Setting up Family Trust with Corporate Trustee

Hi all,
About to (re)start my investment journey, have set up LOC for deposits etc & now want to set up a family trust with a corporate trustee.
I am looking to purchase numerous properties over next 10years & want to protect these assets as well as enjoy the preferential tax treatment against the earnings of the portfolio.


Does anyone know what cost is involved in this? (I am aware that ASIC charge $800 alone for the co. setup).

Anyone in Melbourne's east can recommend a good accountant to set up these structures?

Thanks in advance
 
Are you expecting the properties to be negatively geared? If so, are you ok with the fact that tax losses in a family trust (including depreciation) cannot be distributed and would have to be rolled over in the trust?

The preferential tax treatment, as you call them, mainly relate to being able to distribute to different family members. Which only applies if you're making a taxable profit in the trust.
 
Our analysis shows that unless you’re on a very high income (say > $200k) and as long as you have a strong cash flow (i.e. you don’t need the gearing benefits from a cash flow perspective), holding property in a discretionary trust works out better in the long term (say over 20 years) from a taxation perspective. That said, it does depend on individual circumstances.

By the way KidsInheritance, make sure the deposit loan is in the trusts name. If not, you’ll have to lend the money into the trust which will break down some asset protection.
 
Stuart, does your analysis only take into account the one property over 20 years? Is it still advantageous if the person keeps refinancing to buy more, as most of us do?
Alex
 
That's the problem. If your strategy is to continually refinance to access more equity to purchase more property, it's likely the portfolio overall will be negative before tax until this strategy is changed.
 
Not if you use a land tax unit trust in NSW. Gets the land tax threshold so the same as holding in your own name, asset protection isn't as good as a discretionary trust but you get negative gearing plus the option to move to superannuation at a later stage or adopt the refinancing principle. Something that cannot be achieved by holding it in your own name.
 
Hi Alexlee, yes planning to build portfolio with positive cashflow IP's or those that with some value add's can turn around to neutral / positive pretty quickly.
Given this, want to minimise tax so hence a family trust seems like a good option.
StuartW, good point re deposit monies being in name of trust, can you elaborate on the breaking down of asset protection given loaning funds to trust?
Thanks
 
Stuart, does your analysis only take into account the one property over 20 years? Is it still advantageous if the person keeps refinancing to buy more, as most of us do?
Alex

Hi Alex

It's highly unlikely that its best for any investor to hold all their property in one type of ownership structure (e.g. all in personal names or all in discretionary trust). Often, the best solution is to use a number of structures for different property in different States.

It's different again for self-employed people as that can use a discretionary trust tax effectively.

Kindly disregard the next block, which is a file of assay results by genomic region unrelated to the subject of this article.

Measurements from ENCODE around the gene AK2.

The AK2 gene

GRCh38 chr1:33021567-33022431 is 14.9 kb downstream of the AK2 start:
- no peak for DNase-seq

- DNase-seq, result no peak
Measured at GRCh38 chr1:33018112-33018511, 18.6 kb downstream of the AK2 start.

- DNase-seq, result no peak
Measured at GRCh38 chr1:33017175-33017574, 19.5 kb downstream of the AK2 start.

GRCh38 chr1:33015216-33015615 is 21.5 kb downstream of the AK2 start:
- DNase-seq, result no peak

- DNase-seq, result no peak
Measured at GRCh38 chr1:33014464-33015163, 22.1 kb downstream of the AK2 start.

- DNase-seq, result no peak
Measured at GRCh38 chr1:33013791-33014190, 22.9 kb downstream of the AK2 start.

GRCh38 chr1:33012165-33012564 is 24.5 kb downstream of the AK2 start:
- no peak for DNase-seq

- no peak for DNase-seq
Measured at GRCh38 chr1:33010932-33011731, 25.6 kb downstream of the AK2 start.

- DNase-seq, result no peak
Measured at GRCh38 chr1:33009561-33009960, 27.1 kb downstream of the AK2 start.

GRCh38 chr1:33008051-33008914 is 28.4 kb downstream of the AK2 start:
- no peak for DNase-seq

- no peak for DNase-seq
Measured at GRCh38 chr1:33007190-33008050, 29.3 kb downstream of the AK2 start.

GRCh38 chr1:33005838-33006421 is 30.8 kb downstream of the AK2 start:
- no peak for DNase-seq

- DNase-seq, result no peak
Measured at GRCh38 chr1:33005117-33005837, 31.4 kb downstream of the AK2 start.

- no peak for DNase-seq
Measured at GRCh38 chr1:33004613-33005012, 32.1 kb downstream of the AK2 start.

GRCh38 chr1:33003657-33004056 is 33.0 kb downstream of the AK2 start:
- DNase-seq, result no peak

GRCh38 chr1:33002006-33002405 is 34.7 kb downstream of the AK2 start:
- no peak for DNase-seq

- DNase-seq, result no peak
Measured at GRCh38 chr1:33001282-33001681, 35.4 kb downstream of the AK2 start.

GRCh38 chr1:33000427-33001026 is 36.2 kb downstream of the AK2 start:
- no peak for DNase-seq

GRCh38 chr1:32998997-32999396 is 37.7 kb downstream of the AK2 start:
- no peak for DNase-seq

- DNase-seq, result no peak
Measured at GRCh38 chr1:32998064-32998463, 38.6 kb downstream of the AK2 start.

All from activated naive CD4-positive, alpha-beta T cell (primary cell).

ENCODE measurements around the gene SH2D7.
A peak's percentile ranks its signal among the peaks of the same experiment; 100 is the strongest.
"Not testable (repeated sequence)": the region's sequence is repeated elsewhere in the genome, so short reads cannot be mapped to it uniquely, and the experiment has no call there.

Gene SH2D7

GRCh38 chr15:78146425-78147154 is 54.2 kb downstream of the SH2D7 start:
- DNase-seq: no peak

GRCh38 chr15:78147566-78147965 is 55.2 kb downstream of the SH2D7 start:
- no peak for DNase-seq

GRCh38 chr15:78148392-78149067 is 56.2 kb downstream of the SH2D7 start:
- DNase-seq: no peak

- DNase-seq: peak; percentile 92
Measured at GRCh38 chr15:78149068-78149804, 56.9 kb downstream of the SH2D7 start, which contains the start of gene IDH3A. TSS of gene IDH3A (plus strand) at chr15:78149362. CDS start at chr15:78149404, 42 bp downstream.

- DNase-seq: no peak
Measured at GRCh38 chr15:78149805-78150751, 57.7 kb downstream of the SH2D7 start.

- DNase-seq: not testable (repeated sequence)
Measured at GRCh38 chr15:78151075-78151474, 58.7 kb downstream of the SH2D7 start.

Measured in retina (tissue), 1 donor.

StuartW, good point re deposit monies being in name of trust, can you elaborate on the breaking down of asset protection given loaning funds to trust?
Thanks

Hi KidsInheritance

If you loan money into the discretionary trust then you'll have an asset in your personal name (i.e. the trust owes you money) and the trust will have a liability. Therefore, if you get successfully sued, the court might ask you to call in the loan to the trust (your asset). If the trust can't refinance and pull out equity in its property to repay your loan (which is probably likely if you're in financial trouble), then it will have to sell the property (and use the cash to repay the loan). Therefore, its best to have the deposit loan in the trust’s name from day one. Once the trust's property has increased in value in the future (and LVR is < 80%), you can release your home as security and the loan and property will be neatly inside the trust.

Hope that makes sense.
 
planning to build portfolio with positive cashflow IP's or those that with some value add's can turn around to neutral / positive pretty quickly.

Positive cashflow generally refers to after-tax cashflow. So you'll need the tax benefits in most cases to make the deal put cash in your pocket. Positively geared (puts cash in your pocket before tax) will need about 9-10% yield, more if interest rates rise. On a 90% lend any less than this yield and the trust will be accumulating tax losses.

As Stuart points out however, tax losses in a discretionary trust are ok if you have another trust to distribute income across to soak up losses.
 
Positive cashflow generally refers to after-tax cashflow. So you'll need the tax benefits in most cases to make the deal put cash in your pocket. Positively geared (puts cash in your pocket before tax) will need about 9-10% yield, more if interest rates rise. On a 90% lend any less than this yield and the trust will be accumulating tax losses.

Spreadsheet attached if you want to do the numbers. Not my work and I can't take any credit - it was originally posted here a number of years ago.
 

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